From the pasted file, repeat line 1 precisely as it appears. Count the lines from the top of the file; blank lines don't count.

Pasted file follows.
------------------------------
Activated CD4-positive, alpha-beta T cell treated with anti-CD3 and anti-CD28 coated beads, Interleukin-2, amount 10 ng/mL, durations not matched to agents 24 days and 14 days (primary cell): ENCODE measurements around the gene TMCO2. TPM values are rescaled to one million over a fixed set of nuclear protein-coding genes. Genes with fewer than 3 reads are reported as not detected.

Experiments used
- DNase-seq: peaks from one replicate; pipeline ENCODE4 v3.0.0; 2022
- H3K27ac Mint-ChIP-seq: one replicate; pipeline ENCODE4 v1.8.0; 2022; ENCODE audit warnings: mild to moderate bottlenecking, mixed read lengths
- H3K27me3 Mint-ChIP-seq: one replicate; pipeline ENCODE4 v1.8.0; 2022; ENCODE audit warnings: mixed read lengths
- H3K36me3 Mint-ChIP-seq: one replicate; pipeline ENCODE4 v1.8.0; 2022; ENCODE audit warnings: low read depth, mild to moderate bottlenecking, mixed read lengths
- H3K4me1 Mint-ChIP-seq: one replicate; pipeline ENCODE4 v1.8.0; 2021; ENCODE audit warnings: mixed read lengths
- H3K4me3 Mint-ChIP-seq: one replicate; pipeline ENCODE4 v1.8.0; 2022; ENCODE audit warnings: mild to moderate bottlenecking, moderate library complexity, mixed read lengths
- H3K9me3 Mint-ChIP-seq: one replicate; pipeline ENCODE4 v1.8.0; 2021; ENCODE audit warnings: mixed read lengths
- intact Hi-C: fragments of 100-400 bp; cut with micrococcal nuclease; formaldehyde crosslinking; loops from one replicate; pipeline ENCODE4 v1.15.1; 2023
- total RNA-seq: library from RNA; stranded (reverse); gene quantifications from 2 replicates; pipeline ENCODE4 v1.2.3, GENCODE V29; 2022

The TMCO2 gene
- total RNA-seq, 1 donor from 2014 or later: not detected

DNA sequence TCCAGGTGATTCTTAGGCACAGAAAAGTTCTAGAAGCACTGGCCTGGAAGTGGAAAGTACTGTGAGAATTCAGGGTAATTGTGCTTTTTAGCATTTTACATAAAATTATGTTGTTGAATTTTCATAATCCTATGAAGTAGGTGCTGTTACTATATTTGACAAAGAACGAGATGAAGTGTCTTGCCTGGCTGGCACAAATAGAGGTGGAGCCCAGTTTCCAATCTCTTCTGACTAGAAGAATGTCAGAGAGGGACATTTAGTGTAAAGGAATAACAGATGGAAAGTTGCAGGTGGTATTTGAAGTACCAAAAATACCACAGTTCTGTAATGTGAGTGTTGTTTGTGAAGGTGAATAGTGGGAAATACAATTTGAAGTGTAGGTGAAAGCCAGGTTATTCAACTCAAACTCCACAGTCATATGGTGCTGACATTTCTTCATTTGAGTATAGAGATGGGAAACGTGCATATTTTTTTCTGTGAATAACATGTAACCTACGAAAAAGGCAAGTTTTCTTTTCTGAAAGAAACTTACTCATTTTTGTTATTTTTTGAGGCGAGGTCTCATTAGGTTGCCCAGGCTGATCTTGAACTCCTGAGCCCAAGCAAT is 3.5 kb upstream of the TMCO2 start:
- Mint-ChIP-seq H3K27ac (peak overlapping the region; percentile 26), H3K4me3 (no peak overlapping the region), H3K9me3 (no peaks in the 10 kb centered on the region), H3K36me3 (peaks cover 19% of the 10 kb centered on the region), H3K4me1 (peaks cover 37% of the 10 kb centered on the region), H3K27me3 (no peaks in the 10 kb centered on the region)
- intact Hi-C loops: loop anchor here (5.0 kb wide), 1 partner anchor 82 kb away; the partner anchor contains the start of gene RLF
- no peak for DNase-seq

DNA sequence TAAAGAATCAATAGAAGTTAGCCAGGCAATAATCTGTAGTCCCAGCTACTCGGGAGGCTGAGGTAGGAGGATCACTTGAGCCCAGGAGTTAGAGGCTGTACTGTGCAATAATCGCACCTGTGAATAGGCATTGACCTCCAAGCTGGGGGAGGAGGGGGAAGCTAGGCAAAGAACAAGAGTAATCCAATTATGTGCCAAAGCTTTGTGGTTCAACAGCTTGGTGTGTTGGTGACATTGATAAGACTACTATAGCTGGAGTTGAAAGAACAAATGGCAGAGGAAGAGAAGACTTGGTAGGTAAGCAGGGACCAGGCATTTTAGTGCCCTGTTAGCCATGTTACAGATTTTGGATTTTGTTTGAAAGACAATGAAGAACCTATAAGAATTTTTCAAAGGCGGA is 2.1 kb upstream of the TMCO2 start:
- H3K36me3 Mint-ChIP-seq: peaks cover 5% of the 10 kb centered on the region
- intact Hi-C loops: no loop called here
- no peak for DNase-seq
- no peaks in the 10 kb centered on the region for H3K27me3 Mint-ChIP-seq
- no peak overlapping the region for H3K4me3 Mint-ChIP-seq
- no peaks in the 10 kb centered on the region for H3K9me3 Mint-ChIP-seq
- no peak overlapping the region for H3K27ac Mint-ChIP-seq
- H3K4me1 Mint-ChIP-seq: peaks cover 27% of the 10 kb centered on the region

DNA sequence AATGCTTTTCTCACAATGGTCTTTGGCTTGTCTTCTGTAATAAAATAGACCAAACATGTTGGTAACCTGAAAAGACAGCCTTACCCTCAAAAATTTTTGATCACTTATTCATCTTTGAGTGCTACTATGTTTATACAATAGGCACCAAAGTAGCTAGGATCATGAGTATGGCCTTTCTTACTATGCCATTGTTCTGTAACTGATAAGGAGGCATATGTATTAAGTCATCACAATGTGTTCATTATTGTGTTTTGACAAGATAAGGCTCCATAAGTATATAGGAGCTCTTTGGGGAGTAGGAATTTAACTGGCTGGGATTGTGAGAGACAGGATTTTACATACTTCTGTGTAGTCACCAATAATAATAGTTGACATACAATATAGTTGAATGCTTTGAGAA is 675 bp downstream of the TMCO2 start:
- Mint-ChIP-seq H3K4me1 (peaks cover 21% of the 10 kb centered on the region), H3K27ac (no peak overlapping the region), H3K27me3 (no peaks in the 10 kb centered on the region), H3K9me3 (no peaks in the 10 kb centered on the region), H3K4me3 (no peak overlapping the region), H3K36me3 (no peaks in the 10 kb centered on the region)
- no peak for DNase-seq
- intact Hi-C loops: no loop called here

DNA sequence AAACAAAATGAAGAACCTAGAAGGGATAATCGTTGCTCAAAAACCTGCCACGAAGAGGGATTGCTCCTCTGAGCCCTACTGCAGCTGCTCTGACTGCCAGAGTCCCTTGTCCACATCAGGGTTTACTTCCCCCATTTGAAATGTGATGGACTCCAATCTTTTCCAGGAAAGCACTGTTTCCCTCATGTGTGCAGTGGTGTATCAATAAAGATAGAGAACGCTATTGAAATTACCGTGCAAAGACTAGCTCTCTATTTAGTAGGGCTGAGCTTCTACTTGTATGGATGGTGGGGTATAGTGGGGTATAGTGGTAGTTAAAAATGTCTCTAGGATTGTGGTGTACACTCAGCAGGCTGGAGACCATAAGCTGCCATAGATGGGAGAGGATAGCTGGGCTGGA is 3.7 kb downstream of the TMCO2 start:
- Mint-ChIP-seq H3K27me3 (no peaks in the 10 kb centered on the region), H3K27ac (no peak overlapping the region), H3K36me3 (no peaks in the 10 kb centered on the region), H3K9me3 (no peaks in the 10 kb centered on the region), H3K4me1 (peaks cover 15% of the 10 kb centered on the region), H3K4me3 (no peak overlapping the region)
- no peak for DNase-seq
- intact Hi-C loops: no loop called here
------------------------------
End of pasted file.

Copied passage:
Activated CD4-positive, alpha-beta T cell treated with anti-CD3 and anti-CD28 coated beads, Interleukin-2, amount 10 ng/mL, durations not matched to agents 24 days and 14 days (primary cell): ENCODE measurements around the gene TMCO2. TPM values are rescaled to one million over a fixed set of nuclear protein-coding genes. Genes with fewer than 3 reads are reported as not detected.